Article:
The FCC has begun a three-pronged probe into the wireless industry. The inquiry is partially a response to recent controversies with Apple and Google, but it is more about a shift in ideology and the maturity of the wireless industry as a critical part of the communications backbone.
Much of the difference between the FCC we're used to and the FCC we see today has to do with a difference in philosophy between the Bush and Obama administrations. The Bush administration took a much more hands-off approach to business and let corporations operate largely unregulated and with very little oversight.
That laissez-faire approach contributed significantly to the issues being faced by the country. I am not suggesting that tighter regulation would have magically fixed everything or that the government should be micromanaging the private sector. However, had someone beside the foxes been paying some attention to the henhouse perhaps the problems could have been identified and addressed before they hit global crisis level.
With the new administration came a new head of the FCC. Julius Genachowski, the new FCC Chair, committed during his confirmation hearings to explore the ethics of exclusivity agreements between mobile device manufacturers and mobile service providers and whether or not exclusivity is unfair to consumers. Genachowski's confirmation hearing testimony threw down the gauntlet and should have been a warning signal to the wireless industry that changes were coming.
Aside from pure philosophical differences of one administration over another, the increased scrutiny on the wireless industry is a sign of its maturity. The federal government should protect consumer rights and the ability for companies to compete at all levels and in all industries, but it has a particular responsibility to monitor and protect those industries that make up the backbone of communications and commerce for the country.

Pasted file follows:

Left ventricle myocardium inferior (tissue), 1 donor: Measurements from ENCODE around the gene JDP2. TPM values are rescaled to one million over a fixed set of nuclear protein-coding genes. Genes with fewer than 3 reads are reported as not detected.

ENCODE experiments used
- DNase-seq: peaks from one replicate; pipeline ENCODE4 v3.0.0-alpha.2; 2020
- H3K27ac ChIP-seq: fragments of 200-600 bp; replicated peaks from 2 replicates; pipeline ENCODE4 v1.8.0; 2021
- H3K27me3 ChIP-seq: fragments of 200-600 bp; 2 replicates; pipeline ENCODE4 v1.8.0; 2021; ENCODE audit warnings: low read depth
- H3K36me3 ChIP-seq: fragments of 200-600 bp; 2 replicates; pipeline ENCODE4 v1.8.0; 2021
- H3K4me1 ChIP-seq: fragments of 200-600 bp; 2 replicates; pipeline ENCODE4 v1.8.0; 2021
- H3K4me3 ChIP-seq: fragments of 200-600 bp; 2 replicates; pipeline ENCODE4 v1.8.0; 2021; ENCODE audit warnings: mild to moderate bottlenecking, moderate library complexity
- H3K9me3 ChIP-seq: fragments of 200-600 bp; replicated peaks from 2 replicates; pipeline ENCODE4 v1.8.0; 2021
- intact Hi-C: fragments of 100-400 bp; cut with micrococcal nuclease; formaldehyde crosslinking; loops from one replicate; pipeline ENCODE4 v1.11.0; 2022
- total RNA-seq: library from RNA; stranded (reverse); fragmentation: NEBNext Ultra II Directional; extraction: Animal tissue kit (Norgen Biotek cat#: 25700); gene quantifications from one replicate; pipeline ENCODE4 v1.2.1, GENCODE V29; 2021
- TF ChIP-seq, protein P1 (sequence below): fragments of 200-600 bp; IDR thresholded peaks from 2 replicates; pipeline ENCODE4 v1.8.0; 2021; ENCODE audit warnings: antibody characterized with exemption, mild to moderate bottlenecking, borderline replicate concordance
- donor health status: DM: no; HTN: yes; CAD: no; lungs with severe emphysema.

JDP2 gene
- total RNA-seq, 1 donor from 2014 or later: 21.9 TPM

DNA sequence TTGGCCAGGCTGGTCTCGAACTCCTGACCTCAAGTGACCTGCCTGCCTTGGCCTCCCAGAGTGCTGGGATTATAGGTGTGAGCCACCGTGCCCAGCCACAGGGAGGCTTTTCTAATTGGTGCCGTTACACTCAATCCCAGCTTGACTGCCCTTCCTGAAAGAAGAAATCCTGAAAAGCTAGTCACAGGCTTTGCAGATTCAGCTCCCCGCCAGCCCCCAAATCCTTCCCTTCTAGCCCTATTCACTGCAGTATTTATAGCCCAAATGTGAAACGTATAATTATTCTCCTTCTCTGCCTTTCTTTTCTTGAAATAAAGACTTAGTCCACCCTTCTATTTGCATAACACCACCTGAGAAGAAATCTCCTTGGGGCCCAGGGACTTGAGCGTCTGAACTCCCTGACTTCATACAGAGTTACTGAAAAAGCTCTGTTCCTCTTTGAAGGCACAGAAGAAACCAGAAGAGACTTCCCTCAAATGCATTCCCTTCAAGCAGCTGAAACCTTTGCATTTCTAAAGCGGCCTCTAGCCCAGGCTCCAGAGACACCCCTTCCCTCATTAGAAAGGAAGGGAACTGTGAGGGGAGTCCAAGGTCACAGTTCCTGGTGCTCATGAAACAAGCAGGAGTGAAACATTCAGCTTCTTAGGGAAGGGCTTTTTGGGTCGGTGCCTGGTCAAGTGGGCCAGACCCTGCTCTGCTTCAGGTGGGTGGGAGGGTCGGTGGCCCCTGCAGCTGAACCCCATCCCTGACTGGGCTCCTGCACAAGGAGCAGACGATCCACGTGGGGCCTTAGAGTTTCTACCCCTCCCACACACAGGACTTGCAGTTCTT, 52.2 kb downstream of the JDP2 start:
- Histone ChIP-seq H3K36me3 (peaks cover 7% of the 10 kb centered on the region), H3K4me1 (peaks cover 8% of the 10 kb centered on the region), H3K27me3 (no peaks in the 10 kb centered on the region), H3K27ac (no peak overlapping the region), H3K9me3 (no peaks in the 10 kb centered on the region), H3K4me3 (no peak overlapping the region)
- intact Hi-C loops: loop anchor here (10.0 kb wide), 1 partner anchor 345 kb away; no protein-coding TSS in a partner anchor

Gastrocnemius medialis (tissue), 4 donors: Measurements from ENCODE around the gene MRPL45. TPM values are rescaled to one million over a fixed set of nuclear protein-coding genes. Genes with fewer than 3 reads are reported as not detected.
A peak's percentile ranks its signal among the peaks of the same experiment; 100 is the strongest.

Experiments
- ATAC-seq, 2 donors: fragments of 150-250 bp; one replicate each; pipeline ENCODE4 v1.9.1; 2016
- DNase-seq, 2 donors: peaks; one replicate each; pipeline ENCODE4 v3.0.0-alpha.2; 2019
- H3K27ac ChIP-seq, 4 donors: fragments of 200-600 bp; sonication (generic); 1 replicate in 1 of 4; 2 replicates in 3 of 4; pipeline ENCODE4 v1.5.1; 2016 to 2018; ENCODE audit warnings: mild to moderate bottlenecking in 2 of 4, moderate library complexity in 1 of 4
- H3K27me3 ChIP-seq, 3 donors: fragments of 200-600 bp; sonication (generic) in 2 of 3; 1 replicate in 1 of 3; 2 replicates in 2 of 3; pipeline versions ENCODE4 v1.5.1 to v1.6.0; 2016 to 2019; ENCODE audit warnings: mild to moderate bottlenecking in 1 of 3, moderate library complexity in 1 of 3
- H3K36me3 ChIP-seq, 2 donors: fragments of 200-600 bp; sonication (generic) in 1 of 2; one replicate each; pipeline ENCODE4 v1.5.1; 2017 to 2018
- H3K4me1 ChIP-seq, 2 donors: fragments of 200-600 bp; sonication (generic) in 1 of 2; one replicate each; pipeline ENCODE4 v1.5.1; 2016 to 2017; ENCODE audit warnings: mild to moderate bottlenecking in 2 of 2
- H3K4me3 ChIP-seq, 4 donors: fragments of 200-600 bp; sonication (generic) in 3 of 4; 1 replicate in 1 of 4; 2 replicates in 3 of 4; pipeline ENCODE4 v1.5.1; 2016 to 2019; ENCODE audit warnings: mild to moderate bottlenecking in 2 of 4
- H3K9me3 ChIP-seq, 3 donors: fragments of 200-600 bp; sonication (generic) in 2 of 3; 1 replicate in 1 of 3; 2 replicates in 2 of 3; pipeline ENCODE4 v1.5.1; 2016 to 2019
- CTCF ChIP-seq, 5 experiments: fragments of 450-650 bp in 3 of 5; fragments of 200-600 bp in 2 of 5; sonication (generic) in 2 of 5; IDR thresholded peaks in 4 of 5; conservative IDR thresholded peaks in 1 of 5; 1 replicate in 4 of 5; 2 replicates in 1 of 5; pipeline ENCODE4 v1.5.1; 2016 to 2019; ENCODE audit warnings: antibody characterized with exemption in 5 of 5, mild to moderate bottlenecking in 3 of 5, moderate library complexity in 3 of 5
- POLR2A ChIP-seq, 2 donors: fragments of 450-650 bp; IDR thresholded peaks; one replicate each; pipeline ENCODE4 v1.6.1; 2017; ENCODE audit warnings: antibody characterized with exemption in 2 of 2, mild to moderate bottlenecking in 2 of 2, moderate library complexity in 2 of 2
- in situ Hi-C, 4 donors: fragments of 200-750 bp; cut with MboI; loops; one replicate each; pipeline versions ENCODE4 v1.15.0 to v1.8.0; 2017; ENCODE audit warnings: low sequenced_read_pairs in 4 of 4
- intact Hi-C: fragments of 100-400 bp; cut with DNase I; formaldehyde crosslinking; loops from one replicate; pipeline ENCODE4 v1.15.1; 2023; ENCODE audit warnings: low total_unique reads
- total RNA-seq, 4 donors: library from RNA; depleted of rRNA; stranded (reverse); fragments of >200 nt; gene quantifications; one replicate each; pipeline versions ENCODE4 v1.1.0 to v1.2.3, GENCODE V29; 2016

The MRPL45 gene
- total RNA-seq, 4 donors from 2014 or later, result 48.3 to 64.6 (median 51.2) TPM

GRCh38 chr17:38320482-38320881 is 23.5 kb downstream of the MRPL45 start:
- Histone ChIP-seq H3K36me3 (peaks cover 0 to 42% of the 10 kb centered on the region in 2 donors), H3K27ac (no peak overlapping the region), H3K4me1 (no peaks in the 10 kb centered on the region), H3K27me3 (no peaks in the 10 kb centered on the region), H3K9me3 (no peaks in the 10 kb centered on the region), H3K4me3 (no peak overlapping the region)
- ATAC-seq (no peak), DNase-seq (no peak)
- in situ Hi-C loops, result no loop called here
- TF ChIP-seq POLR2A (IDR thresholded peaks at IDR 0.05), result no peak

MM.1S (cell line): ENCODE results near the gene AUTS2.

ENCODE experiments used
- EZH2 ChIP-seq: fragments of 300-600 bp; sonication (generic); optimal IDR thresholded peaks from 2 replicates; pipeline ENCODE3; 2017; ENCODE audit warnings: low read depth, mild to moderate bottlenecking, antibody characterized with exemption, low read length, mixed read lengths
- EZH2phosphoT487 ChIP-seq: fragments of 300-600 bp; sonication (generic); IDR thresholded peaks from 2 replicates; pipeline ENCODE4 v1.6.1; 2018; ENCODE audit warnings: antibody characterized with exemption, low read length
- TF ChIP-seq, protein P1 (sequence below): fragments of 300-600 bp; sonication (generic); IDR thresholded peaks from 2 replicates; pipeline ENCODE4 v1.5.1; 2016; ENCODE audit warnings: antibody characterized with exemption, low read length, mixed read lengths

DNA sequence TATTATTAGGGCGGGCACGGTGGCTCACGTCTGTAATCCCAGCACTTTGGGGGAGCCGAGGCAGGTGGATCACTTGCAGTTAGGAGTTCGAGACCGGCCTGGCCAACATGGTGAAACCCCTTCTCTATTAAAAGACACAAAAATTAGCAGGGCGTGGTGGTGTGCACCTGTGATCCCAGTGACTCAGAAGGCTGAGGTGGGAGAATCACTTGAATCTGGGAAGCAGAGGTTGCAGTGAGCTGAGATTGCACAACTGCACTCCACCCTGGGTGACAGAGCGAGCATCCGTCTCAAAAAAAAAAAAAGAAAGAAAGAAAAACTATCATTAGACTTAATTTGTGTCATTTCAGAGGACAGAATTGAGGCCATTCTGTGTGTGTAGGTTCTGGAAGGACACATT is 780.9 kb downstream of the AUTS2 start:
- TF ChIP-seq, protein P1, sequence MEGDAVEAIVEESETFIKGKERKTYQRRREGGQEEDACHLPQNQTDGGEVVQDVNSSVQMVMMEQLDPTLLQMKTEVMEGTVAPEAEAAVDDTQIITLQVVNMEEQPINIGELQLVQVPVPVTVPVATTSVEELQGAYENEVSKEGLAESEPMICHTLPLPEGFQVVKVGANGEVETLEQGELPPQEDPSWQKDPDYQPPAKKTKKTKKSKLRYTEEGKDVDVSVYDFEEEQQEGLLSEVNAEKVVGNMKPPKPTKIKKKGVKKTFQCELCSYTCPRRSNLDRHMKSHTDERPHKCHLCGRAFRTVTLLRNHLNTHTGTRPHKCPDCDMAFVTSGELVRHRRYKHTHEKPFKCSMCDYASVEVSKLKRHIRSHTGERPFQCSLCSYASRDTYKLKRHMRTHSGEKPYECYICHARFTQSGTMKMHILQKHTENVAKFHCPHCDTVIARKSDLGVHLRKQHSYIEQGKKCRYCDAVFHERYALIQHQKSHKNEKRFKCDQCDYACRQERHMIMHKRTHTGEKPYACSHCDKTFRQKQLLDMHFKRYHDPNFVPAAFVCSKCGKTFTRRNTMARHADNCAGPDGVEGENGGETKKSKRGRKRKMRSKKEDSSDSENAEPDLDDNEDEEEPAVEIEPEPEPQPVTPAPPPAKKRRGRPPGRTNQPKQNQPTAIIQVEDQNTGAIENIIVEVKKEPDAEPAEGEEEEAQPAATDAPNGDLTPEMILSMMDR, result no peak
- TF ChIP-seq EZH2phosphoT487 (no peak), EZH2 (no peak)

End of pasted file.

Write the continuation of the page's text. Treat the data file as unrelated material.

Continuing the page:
The fact that the FCC is taking such an interest in the wireless industry demonstrates just how far the industry has come and just how much government agencies, public services, and national commerce have come to rely on it. It has evolved from a frivolous luxury to a critical infrastructure. With that evolution comes an increased obligation to ensure equal access for all and a duty to build a secure and resilient infrastructure that can remain available even in times of national crisis.
It remains to be seen where the FCC inquiries will lead. Whether the probe results in sweeping changes to the wireless industry, or minor adjustments, the wireless industry should embrace its role as a component of the national backbone and resign itself to greater scrutiny and oversight from this point forward.
Tony Bradley is an information security and unified communications expert with more than a decade of enterprise IT experience. He tweets as @PCSecurityNews and provides tips, advice and reviews on information security and unified communications technologies on his site at tonybradley.com.